(Updates percentage of company to be owned by common shareholders in 10th paragraph.)
Dec. 13 (Bloomberg) -- Washington Mutual Inc., the former owner of the biggest bank to fail, settled a battle between shareholders and noteholders that had been blocking a bankruptcy-exit plan valued at more $7 billion, lawyers said.
The agreement, brokered by a court-appointed mediator, calls for noteholders to contribute $75 million to the only unit of WaMu that will exit bankruptcy as well as loan the entity $125 million, Brian Rosen, the company’s lead bankruptcy attorney, said yesterday in an interview.
The settlement follows more than a year of battles among shareholders, four hedge funds that hold billions of dollars in WaMu notes, and the company. Twice WaMu failed to win approval from a bankruptcy judge for previous versions of its reorganization plan, partly because of opposition from shareholders.
Rosen, with the law firm of Weil, Gotshal & Manges LLP, said the parties agreed to a settlement because they saw WaMu’s assets as a “melting ice cube” that was losing value as the case dragged on.
“They wanted to receive their distributions from the new plan as quickly as possible,” Rosen said. The reorganized company would be owned by preferred and common shareholders, Rosen said.
WaMu said in a statement yesterday that the settlement represented a “fair and reasonable recovery” for equity holders.
U.S. Bankruptcy Judge Mary Walrath in Wilmington, Delaware, must approve the settlement. Details of the agreement were filed as part of a new version of the company’s reorganization plan, which Walrath must also approve before creditors can be paid.
“There are still a couple of details to be worked out,” creditor attorney Edgar Sargent, with the law firm of Susman Godfrey LLP, said in an interview yesterday. “We think it’s real. It’s a fair arrangement.”
In return for not suing four hedge funds accused of insider trading, common and preferred shareholders will split control of the new company, Sargent said.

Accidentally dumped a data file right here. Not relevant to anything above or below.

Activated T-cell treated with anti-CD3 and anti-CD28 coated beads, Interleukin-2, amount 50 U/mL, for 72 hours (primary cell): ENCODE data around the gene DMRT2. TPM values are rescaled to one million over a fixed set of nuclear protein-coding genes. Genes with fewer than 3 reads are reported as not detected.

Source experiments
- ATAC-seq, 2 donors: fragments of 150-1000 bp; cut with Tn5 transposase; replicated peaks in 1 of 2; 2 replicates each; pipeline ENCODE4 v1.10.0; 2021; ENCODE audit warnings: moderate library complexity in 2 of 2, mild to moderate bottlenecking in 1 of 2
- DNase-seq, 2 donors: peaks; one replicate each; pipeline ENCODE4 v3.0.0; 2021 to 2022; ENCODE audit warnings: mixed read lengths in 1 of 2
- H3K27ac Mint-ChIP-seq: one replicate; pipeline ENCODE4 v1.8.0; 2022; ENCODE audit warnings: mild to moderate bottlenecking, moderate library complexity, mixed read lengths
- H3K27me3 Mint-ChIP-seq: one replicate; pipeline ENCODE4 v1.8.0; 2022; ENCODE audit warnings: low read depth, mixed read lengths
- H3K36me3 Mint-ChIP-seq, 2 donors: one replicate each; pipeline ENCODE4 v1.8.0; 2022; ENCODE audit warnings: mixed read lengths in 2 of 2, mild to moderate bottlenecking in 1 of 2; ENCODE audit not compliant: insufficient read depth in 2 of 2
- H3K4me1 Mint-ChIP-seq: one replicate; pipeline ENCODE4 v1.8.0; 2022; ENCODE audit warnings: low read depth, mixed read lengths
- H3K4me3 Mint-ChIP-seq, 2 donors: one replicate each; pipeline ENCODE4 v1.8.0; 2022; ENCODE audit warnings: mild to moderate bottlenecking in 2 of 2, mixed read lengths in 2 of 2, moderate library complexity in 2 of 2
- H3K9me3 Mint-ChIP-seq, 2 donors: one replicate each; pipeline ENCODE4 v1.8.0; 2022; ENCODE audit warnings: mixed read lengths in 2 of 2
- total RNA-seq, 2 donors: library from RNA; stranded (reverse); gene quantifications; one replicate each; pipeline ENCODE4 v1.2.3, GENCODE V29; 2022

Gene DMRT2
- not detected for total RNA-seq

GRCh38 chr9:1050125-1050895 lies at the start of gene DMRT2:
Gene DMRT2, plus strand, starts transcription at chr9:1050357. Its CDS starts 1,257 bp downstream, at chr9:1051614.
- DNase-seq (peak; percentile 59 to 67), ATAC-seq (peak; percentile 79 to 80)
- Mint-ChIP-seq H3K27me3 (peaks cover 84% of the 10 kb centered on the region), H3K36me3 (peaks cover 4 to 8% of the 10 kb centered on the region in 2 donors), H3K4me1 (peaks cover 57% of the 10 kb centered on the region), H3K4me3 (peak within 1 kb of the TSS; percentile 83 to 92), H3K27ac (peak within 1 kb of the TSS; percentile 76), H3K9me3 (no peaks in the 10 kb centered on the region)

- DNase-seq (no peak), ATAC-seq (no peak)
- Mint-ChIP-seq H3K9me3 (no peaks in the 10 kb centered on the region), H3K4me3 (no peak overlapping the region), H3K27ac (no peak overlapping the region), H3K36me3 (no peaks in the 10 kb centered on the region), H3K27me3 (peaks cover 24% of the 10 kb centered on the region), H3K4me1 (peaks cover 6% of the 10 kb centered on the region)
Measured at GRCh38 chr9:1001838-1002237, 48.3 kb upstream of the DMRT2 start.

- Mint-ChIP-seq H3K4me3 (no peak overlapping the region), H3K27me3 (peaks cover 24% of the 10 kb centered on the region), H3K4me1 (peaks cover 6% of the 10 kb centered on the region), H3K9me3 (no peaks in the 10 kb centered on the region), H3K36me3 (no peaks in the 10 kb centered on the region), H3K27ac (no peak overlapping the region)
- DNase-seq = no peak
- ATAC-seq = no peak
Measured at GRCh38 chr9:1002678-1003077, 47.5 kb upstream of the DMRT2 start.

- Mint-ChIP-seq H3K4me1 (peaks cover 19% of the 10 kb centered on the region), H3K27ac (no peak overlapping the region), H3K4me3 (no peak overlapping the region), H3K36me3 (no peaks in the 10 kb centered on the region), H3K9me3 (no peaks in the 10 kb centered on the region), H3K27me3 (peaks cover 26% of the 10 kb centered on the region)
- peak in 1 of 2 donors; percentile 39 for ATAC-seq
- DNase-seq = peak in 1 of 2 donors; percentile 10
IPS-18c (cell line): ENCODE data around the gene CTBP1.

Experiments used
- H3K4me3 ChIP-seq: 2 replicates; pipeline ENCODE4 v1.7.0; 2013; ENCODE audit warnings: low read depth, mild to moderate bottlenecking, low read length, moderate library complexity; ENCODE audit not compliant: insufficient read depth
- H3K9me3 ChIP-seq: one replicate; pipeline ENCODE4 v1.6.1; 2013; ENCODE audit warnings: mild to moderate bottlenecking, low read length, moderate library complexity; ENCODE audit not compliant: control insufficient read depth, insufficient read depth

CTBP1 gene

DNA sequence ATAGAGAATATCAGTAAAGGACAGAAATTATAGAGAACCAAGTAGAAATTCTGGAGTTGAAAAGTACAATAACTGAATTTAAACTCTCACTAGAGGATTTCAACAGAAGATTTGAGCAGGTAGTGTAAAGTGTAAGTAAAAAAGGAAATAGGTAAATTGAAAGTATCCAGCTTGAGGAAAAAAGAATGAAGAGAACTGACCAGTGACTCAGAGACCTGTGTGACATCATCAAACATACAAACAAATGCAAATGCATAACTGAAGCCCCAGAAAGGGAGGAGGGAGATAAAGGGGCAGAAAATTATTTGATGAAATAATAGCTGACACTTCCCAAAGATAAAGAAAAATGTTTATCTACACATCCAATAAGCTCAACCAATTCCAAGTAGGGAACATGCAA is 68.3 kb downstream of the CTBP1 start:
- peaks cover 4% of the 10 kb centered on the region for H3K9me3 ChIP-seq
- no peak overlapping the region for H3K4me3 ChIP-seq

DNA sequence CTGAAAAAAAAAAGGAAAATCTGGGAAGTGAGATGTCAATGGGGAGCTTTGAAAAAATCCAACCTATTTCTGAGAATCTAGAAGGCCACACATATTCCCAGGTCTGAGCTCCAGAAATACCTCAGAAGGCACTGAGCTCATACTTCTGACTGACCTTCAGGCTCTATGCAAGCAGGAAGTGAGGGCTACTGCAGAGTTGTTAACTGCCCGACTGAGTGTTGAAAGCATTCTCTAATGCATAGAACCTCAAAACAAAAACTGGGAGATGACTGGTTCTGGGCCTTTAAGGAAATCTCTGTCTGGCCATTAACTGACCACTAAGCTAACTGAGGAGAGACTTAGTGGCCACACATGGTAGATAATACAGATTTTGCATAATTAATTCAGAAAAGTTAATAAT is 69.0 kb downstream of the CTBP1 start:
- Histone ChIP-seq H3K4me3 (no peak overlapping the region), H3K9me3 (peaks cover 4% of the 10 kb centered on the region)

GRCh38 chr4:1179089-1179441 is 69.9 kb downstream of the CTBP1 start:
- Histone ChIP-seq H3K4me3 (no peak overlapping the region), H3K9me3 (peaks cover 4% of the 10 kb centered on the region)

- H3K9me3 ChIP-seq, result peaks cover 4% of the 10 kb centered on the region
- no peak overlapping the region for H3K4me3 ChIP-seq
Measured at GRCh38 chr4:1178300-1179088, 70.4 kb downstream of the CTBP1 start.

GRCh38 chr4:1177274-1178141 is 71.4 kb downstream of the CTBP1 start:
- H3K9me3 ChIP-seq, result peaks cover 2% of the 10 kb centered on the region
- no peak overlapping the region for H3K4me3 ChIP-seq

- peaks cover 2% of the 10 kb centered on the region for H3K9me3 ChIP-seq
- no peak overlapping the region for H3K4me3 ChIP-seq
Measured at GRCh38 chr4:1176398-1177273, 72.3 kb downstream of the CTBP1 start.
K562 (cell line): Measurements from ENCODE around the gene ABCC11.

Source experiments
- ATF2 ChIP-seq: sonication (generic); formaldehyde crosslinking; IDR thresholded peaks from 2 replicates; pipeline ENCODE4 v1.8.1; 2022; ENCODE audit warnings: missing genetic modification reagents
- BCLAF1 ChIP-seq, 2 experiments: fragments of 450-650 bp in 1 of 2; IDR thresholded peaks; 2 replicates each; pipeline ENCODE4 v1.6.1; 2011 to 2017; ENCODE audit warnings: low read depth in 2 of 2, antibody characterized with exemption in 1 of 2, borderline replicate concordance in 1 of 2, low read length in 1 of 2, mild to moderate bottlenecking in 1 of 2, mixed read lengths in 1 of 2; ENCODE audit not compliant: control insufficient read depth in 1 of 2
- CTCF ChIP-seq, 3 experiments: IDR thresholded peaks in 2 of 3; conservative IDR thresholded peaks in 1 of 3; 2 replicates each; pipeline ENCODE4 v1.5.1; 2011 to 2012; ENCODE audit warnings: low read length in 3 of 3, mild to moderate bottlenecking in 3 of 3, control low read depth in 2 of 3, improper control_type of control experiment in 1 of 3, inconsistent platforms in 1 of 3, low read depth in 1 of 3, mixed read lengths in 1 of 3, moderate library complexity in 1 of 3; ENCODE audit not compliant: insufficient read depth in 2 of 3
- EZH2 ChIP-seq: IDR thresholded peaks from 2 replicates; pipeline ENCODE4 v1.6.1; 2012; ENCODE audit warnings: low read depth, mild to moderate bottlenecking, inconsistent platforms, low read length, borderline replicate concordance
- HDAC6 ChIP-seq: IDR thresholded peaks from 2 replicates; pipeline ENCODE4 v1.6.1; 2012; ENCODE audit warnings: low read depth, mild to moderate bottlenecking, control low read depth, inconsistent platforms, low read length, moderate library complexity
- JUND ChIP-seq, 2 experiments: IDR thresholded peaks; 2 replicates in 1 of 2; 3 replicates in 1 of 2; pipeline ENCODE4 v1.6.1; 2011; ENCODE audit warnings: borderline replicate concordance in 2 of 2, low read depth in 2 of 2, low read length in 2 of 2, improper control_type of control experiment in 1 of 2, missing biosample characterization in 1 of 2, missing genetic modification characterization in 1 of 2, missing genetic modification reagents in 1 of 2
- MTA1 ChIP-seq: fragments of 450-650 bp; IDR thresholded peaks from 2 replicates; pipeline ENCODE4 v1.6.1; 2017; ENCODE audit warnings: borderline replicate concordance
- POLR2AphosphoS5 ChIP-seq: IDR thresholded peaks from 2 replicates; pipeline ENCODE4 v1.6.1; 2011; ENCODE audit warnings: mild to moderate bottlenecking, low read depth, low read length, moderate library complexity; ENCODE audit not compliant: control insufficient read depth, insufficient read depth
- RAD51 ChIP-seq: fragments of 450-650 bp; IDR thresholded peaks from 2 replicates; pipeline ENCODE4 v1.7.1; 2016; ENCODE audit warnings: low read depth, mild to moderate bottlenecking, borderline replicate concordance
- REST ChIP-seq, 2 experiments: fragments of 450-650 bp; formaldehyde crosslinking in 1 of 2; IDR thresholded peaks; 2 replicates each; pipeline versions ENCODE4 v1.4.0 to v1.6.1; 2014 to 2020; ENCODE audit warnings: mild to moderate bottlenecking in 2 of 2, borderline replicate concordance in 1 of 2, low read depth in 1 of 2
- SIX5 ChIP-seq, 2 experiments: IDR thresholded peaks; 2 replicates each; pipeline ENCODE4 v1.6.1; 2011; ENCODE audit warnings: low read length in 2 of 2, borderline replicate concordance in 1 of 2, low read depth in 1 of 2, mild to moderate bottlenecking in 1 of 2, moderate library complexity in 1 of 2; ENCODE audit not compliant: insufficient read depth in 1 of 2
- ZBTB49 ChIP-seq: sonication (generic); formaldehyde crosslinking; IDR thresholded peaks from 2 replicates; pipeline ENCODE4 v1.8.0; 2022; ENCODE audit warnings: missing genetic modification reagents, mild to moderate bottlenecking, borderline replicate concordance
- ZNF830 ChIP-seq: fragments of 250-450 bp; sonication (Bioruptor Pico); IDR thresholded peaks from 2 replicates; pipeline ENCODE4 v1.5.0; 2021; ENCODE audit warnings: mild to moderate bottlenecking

The new company is a reinsurance unit, which was a small percentage of WaMu’s business. WaMu will recommend that Walrath award existing preferred shareholders 70 percent of the new equity and common shareholders the rest, Rosen said.
Both sides praised the efforts of the mediator, U.S. Bankruptcy Judge Raymond T. Lyons.
“We had a very effective mediator,” Sargent said. “He helped both sides see the benefit of some creative ideas.”
WaMu, based in Seattle, filed for bankruptcy on Sept. 26, 2008, the day after its banking unit was taken over by regulators and sold to JPMorgan for $1.9 billion. Washington Mutual Bank had more than 2,200 branches and $188 billion in deposits.
The parties in the mediation included four hedge funds that helped negotiate the two plans that had been rejected and shareholders who opposed them. The shareholders had accused the hedge funds of using nonpublic information that they gained while helping to negotiate the plan to trade WaMu securities.
The hedge funds deny the insider-trading allegations. Walrath had given shareholders permission to sue the funds, while delaying their right to file lawsuits until all the parties had first tried to resolve their differences through mediation.
Wamu’s 5 1/2 percent notes that were due in August rose 3.94 cents to 118 cents on the dollar this morning, according to Trace, the bond-price reporting system of the Financial Industry Regulatory Authority.
The case is In re Washington Mutual Inc., 08-12229, U.S. Bankruptcy Court, District of Delaware (Wilmington).
--Editors: Michael Hytha, Glenn Holdcraft
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